The objectification theory suggests that women are subjected to more comments about their appearance than men, but in the field of athletics and sports analysts, newer perspectives suggest that there are fewer distinctions between how male and female athletes are portrayed. The present study examined whether there were differences in broadcast commentary of men’s and women’s Olympic basketball gold medal games, including comments about the players looks and appearance, their physicality and athleticism, and the pattern of name used. The coding method employed was developed based on previous research and used to quantify the frequency of each category. Two coders completed all ratings and interrater reliability was strong to very strong. The average ratings from the coders were calculated and analyzed using the Mann-Whitney U nonparametric analysis of independent samples. The null hypotheses could not be rejected for almost all categories with the exception of intelligence & mental skill which had a higher mean rank for the commentators of the women’s game as compared with the men’s game. Implications and future directions of research are discussed.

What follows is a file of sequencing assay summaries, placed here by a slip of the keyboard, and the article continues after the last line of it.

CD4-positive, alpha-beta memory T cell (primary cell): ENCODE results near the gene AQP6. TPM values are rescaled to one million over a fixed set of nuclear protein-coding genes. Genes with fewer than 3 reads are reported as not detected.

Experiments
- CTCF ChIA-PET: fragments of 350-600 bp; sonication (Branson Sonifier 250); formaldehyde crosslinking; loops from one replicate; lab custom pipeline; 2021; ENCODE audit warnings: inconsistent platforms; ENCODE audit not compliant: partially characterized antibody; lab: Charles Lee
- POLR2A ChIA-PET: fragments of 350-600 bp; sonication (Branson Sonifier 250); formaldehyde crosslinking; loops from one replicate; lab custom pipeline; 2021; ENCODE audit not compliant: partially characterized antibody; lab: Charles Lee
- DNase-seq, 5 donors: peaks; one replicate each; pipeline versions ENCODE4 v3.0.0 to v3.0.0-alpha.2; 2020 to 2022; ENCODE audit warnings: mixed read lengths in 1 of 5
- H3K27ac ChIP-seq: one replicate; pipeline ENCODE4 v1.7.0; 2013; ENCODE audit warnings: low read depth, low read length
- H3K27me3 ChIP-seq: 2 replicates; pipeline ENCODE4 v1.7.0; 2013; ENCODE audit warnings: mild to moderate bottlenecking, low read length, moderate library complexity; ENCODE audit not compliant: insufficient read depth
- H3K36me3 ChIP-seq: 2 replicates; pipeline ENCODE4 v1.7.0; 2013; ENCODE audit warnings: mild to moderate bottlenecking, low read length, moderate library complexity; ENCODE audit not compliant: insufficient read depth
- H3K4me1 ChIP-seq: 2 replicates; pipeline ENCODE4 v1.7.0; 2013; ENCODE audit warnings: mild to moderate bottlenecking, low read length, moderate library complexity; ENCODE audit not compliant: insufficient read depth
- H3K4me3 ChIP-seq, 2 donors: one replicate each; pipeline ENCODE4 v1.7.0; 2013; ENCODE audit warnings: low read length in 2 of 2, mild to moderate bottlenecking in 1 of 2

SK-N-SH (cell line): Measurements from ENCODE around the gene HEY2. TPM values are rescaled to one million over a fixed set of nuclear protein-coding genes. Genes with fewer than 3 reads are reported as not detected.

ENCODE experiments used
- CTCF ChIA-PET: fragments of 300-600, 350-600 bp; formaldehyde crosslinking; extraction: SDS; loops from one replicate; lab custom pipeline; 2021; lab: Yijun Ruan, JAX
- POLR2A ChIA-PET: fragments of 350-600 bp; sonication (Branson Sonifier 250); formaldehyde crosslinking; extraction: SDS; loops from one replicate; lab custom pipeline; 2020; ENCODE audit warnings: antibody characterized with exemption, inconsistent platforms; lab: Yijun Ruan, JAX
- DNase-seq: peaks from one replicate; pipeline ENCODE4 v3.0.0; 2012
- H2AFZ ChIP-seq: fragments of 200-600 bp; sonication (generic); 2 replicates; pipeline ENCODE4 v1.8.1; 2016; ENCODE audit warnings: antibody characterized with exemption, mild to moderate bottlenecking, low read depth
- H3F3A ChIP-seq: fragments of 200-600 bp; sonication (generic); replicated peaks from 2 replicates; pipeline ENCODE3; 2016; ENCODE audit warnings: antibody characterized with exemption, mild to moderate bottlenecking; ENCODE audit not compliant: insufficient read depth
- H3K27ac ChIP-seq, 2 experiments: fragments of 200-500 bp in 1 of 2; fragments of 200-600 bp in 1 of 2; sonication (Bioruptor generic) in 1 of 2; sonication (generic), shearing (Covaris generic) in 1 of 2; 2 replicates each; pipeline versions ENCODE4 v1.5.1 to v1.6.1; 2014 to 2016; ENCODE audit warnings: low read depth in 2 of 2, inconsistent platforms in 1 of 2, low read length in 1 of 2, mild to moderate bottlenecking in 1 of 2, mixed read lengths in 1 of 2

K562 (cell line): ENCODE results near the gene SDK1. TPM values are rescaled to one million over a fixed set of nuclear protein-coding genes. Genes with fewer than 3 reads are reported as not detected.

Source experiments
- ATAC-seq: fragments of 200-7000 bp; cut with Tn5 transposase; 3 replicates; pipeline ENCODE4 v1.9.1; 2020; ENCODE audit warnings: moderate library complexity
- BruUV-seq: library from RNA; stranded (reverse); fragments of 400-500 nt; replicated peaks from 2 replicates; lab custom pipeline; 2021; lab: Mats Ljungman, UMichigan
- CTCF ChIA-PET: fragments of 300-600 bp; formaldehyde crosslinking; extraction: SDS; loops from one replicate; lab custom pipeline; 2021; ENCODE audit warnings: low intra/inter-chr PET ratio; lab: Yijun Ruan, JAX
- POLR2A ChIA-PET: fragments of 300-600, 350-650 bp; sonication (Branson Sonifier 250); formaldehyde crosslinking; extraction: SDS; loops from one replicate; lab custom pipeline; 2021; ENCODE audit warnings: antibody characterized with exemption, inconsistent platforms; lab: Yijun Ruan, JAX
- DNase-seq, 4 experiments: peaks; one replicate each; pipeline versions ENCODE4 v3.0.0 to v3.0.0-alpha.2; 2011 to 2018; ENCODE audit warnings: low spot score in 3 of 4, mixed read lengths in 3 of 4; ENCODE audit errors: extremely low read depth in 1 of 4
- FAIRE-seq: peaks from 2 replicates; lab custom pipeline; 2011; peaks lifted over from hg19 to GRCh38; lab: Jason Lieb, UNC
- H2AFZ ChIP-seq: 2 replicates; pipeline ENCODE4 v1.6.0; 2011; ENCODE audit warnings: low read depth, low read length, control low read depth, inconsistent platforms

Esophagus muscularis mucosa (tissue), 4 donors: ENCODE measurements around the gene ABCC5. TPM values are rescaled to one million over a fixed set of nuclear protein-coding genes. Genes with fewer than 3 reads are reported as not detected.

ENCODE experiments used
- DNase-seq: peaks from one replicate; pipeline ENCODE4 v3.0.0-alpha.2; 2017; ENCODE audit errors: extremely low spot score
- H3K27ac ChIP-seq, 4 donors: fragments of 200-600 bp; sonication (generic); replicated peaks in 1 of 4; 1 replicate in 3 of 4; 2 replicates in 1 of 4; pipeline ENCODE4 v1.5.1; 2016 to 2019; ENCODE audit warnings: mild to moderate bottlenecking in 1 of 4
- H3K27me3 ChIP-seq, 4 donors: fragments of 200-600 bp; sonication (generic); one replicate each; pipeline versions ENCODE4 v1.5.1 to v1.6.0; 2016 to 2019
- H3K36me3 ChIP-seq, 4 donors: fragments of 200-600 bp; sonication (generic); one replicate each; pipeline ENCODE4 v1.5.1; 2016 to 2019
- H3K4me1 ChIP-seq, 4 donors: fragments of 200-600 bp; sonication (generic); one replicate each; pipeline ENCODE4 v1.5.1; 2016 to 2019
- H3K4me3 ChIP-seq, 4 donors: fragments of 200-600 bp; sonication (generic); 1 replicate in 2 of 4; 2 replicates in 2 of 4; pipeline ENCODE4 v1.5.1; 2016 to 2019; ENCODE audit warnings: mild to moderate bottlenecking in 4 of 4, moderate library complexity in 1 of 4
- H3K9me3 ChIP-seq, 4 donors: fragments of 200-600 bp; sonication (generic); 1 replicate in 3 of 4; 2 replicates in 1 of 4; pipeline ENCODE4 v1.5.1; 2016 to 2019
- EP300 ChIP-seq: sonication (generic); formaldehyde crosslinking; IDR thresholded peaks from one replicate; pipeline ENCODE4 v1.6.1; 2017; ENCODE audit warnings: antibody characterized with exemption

Monk, Madison, "An Analysis of Commentary in Men’s and Women’s Olympic Basketball" (2022). Honors Projects. 202.